The temperature soared today to what felt like 90 degrees but probably measured out at 85-87F. The 10 day forecast is beautiful with clear skies and temperatures in the mid to upper 70’s. So far this vintage is presenting itself to be a mixture of 2003 and 2001. Large crop with full cluster sizes like 2001 yet very ripe with high sugars and lower acids like 2003. The fruit we saw this morning was beautiful and the picking schedule is filling up quickly as fruit is ripening at a very fast pace now. 6 tons down…200+ to go.
I think that all harvest journal entries have historically begun by stating; “Is it already September?” Well, yes, it is already September and this year has once again flown by and we are busily preparing the winery to receive our first fruit sometime late next week. The machinery is being cleaned and barrels are being carefully prepared as we rack our last 2005 Pinot Noirs from their French Oak to tanks for bottling before the end of the year. This place will soon be as busy as it has ever been.
It has been a hot and dry summer to say the least. We have already surpassed 2003 in heat units and have seen over 20+ days where temperatures soared over 90 degrees Fahrenheit. Flowering was efficient under ideal conditions in June so we are looking at one of the biggest crops since 2001. In some vineyards we have had to drop 84% of the crop just to arrive at a more reasonable 2.0 tons to the acre (rather than 12+ tons to the acre!) Ripening has been uneven in most vineyards forcing us to make several extra “green-thinning” passes to remove green clusters and in several cases, individual green berries from ripe clusters. This has been difficult, delicate and costly work but I feel that our countless hours in the vineyard this year will be rewarded with high quality Pinot Noir.
This year we will be working with several new vineyards: Durant Vineyard, Anderson Family Vineyard, Carabella Vineyard, Kalita Vineyard, Pelos Sandberg Vineyard, and Wool Blanket Vineyard (formerly Jacob Hart Vineyard.) These farmers and their management teams have been working diligently all year long to ensure the highest quality for Bergström Wines this fall and we are very excited to be working alongside them this year and into the future. As well, this year will also see familiar vineyards turn one year older. Our estate vineyards; Bergström Vineyard, de Lancellotti Vineyard and Bergström Winery Estate enter their 8 th and 6 th years respectively. Shea Vineyard, Nysa Vineyard, Hyland Vineyard, Cherry Grove Vineyard, La Collina Vineyard and Chehalem Mountain Vineyards all continue to produce strong wines of great character and have found a happy home at Bergström.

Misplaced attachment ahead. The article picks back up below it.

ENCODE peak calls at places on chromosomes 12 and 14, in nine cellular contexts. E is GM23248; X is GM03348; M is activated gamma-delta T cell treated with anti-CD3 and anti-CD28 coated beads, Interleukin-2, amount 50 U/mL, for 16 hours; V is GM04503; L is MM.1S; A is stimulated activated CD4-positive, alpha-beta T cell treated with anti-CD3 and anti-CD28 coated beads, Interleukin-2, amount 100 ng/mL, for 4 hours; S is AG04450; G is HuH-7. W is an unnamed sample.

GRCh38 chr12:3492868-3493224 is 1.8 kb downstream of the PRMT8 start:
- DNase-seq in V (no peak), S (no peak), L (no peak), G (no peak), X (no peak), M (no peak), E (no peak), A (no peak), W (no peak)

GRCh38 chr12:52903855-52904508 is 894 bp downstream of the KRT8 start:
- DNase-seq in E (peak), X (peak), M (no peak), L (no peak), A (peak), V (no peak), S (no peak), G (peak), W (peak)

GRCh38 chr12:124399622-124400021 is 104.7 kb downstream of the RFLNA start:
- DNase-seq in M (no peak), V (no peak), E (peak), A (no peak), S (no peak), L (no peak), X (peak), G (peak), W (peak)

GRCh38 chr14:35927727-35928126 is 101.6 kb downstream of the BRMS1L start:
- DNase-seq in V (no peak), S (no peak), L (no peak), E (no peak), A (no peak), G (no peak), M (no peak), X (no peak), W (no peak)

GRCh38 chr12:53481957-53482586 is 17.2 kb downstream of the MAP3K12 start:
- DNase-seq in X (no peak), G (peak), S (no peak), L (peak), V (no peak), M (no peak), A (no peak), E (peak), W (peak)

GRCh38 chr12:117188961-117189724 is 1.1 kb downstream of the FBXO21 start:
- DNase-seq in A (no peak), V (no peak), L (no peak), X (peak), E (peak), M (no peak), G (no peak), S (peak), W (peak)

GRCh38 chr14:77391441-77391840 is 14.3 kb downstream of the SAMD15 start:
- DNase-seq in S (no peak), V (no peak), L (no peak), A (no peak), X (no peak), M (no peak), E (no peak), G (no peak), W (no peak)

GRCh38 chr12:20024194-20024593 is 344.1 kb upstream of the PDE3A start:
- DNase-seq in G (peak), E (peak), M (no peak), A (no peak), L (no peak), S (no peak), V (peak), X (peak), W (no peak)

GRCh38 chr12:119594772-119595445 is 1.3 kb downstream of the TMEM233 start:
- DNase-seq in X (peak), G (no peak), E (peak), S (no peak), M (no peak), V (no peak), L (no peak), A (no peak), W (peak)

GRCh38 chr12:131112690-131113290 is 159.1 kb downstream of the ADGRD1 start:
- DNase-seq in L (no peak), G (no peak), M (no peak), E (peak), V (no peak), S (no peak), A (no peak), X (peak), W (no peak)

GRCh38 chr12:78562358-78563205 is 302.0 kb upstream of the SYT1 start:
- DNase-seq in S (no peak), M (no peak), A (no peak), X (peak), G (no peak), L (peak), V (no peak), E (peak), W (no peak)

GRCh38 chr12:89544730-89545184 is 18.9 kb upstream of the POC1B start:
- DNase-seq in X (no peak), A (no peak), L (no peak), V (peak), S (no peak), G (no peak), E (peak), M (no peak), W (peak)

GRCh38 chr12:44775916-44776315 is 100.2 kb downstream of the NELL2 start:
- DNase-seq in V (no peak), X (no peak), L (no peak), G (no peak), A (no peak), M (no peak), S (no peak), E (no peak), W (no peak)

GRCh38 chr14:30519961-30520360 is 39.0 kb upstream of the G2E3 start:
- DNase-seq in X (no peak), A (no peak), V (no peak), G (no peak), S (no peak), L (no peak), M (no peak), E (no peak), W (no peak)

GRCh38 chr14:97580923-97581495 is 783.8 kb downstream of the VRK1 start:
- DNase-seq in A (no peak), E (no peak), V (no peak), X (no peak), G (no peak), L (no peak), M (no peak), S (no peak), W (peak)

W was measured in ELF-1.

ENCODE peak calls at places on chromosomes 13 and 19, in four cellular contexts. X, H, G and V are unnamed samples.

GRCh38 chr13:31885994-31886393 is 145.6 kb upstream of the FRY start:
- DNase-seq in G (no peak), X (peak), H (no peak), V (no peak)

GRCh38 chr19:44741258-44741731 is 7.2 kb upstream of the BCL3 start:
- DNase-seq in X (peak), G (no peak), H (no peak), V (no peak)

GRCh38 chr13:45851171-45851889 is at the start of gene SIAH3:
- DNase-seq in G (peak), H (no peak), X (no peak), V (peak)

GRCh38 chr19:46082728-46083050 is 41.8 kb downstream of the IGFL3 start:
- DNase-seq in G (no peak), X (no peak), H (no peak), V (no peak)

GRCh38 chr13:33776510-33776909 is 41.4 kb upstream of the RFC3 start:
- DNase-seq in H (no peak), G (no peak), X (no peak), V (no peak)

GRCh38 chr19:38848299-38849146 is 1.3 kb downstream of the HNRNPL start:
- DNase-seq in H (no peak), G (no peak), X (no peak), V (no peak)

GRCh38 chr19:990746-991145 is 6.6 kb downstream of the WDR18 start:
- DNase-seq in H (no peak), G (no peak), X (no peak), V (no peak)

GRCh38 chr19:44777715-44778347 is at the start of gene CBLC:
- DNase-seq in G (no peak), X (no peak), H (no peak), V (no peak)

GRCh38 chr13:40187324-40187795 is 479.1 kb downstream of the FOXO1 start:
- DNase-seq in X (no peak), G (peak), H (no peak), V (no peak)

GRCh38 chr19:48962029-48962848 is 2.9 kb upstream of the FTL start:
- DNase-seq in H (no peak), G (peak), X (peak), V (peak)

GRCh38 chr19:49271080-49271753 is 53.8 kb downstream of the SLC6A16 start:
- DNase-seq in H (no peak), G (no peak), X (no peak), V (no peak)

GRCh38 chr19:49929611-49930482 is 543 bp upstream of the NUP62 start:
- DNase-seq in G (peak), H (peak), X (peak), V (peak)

I look forward to sharing our experiences with you this harvest. Harvest is always a busy and stressful time where workdays blend into each other and fatigue wine-stained hands feel heavier with each passing hour. But harvest is also a time of great joy and tradition where a long year in the vineyard is brought to fruition (pardon the pun.) Many of my great winemaking memories revolve around happenings during harvest. I hope to share some of those with you as we begin.